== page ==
Since 1993, the Oregon Black Pioneers, an all-volunteer, nonprofit organization based in Salem, has produced publications, mounted exhibitions, presented lectures, sponsored conferences, organized musical and theater productions, delivered classroom presentations and curriculum to public schools, and recognized burial sites for Black pioneers in Salem. Their dedication to shedding light on Oregon’s African American pioneers has revealed a rich history that enriches the experience of all Oregonians.This is the first time the award has not gone to an individual or to someone principally concerned with the preservation of buildings.
|Oregon Electric cars on High Street at Court, circa 1912|
Perseverance: A History of African Americans in Oregon's Marion and Polk counties.
Or the dedication in 2007 of a monument "in remembrance of Oregon's black pioneers, named and unnamed, buried in Salem Pioneer Cemetery."
They've amassed a substantial body of work that should be noticed!
Race is an important part of our story here that is often minimized. Three other items of local interest are worth mentioning.
|Delaney House of 1845|
Here's a mid-century note by Ben Maxwell on Delaney's murder there:
Salem's first big murder story made the headlines 80 years ago. Folks discussed the crime for two decades. And the lurid, double execution for that crime occurred in the frontier village that was Salem in l865. It was a pioneer Salem with a few muddy streets; sinister dives and a clique of hard-drinking, hell-raising citizens.(There's more on the murder here, Delany's burial record here, and a modern retelling here.)
Beale and Baker murdered old man Delaney for a cache of gold coin. They were hanged before spectators estimated to number between one and five thousand.
Daniel Delaney came to Oregon in 1843 from the south. He had sold his slaves and was well-to-do and hospitable. George Beale, who had worked for old man Delaney, was often his guest at the farm home about a mile west of Turner.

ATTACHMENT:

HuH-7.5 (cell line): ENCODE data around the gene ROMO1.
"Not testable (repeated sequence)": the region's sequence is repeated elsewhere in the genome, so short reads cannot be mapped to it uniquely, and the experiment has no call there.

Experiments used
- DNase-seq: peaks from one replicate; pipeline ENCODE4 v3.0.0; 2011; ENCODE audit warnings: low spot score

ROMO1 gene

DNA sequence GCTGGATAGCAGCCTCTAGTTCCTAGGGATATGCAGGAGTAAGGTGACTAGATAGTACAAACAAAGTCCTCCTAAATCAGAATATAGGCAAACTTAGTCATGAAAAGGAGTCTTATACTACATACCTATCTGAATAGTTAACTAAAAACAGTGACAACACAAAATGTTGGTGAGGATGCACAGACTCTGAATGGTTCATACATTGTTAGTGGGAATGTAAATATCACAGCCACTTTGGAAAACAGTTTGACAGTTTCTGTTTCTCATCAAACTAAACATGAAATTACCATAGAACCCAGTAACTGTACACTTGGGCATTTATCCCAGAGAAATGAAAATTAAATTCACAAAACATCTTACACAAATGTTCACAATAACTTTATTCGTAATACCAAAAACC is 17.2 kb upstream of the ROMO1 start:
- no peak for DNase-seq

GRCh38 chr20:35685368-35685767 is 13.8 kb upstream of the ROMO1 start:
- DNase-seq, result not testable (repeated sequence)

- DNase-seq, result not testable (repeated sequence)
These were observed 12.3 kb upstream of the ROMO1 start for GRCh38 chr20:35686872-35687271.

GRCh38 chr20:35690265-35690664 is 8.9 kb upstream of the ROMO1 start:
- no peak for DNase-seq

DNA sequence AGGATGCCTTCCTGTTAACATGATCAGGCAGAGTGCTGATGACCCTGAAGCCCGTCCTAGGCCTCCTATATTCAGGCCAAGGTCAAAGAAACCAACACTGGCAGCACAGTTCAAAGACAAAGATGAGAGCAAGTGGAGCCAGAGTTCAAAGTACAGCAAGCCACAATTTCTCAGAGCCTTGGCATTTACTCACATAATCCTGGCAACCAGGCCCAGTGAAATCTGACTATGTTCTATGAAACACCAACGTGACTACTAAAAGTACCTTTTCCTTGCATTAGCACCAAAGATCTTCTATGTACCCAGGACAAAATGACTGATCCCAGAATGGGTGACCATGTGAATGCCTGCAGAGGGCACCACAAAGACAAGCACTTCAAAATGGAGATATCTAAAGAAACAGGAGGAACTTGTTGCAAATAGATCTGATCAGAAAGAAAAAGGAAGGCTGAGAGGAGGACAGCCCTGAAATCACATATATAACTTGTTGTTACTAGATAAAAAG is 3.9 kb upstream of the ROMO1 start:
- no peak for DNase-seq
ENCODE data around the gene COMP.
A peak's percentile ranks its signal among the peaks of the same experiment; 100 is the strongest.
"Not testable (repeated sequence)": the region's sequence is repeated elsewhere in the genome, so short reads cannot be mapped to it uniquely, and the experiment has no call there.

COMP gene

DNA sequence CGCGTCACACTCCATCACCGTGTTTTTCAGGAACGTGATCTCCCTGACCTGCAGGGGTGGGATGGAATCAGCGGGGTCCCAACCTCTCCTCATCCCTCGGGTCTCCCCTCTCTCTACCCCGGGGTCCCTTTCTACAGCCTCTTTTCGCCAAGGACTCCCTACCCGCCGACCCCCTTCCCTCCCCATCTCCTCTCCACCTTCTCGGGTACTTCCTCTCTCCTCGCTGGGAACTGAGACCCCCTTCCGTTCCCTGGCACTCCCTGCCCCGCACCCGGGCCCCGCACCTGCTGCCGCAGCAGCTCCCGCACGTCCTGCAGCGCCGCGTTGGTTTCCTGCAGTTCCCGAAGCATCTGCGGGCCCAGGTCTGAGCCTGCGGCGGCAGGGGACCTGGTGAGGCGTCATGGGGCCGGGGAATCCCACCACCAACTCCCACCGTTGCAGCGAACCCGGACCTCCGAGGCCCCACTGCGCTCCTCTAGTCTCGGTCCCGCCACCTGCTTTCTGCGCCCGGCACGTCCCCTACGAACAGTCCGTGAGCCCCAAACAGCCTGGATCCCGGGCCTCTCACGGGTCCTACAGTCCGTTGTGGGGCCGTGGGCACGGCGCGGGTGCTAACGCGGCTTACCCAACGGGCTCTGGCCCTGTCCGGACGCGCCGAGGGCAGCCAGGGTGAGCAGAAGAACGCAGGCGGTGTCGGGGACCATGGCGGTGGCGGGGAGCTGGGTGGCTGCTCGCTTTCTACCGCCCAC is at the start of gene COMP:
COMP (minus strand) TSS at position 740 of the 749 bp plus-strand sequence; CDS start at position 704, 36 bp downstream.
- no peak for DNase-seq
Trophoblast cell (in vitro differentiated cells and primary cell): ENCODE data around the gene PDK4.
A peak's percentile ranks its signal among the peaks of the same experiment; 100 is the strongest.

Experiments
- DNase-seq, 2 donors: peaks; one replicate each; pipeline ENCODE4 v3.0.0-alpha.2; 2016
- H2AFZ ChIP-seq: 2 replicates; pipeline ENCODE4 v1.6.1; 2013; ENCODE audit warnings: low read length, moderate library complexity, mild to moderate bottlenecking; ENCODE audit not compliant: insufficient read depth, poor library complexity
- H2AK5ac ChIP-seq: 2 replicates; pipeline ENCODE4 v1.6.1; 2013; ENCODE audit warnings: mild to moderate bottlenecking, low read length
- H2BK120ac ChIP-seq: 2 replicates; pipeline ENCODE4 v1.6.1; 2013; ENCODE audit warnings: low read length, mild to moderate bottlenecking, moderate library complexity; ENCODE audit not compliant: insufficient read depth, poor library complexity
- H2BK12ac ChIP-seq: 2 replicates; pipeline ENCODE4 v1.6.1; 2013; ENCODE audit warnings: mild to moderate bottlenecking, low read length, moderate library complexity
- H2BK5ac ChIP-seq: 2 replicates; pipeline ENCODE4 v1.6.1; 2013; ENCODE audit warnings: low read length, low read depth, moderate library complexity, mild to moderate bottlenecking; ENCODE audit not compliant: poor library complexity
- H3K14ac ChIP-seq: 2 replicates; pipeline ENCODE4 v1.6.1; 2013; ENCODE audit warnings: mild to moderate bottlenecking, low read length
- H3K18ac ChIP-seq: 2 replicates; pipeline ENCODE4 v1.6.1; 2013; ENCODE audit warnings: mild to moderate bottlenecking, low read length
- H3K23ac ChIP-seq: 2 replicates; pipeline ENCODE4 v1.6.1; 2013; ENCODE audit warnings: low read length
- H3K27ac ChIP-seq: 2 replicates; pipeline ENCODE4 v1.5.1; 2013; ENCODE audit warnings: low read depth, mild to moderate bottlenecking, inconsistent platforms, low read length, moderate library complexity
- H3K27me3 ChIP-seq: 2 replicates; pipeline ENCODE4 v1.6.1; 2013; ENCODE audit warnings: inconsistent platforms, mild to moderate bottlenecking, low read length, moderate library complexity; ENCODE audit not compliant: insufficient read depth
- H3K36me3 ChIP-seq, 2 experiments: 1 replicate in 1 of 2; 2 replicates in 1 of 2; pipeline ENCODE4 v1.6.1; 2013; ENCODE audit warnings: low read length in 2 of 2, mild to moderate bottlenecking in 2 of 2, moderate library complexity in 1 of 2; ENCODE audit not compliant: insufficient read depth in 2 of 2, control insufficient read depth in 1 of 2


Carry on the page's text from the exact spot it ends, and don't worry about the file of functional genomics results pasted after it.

Beale knew a lot about the Delaney household. He knew that the old man had money and had recently sold many cattle for cash. He believed he knew where the wealth was hidden.
Beale knew a lot but he did not know enough to keep his mouth shut. He discussed freely the old man's wealth and told confidants how easy it would be to lay Delaney and take his cash.
Even so, nearly everyone liked George Beale. He was a genial, good-looking fellow who operated a saloon where the Marion hotel now stands. He was a member of a secret and honorable fraternity.
George Baker was different. He was a Johnny-come-lately to Salem. Things were said about the Indian woman who was his wife and he was a frequent patron in Beale's saloon. Baker was a butcher by trade.
Murder on Sunday
In the twilight of a Sunday afternoon, January 9, 1865 two men who looked like negroes drove up to Daniel Delaney's home. One went to the door and asked to be directed to the home of one of the old man's sons. Delaney stepped outside.
At this point the stories differ in details. But a musket spit fire. Old man Delaney died. Then Beale and Baker entered Delaney’s house, ransacked it. Admittedly they took $1400 In cash and some believed the loot was much more.
Zooming back some in a bigger picture view, over at the Woolen Mill on Thursday, they'll be discussing "Citizenship and Civil Liberties on the World War I Home Front":
History in the NewsMy Family's Slave" is a story of late 20th century slavery involving in part a couple of decades here in Salem. It is staggering.
Thursday, May 18th • 5:30 pm to 7:00 pm
at the Willamette Heritage Center
May’s History in the News program is presented in partnership with the Oregon Historical Society, and features a presentation by and discussion with Dr. Adriane Lentz-Smith, Dr. Kimberly Jensen, and Dr. Steve Sabol.
Americans fought their wars for democracy at home as well as abroad. Wartime propaganda and policies defined new rules for the status and practice of citizenship in Oregon and across the nation. Women activists, for example, claimed a more complete female citizenship. For women of color and women in ethnic communities, this push intersected with claims and contestations rooted in their racial and ethnic identities and pushed back against a system of white racism that seemed destined and determined to expand. Native Americans, African Americans, immigrants, and hosts of others all engaged in war-related debates and activism that furthered their ongoing claims to civic rights and obligations. Some saw the promise of citizenship through wartime loyalty in support of government programs and the war effort. Others claimed a citizen’s right to dissent, often paying a high price to do so. This panel will provide audiences an overview of these histories and create opportunity for discussion about their ongoing legacies today.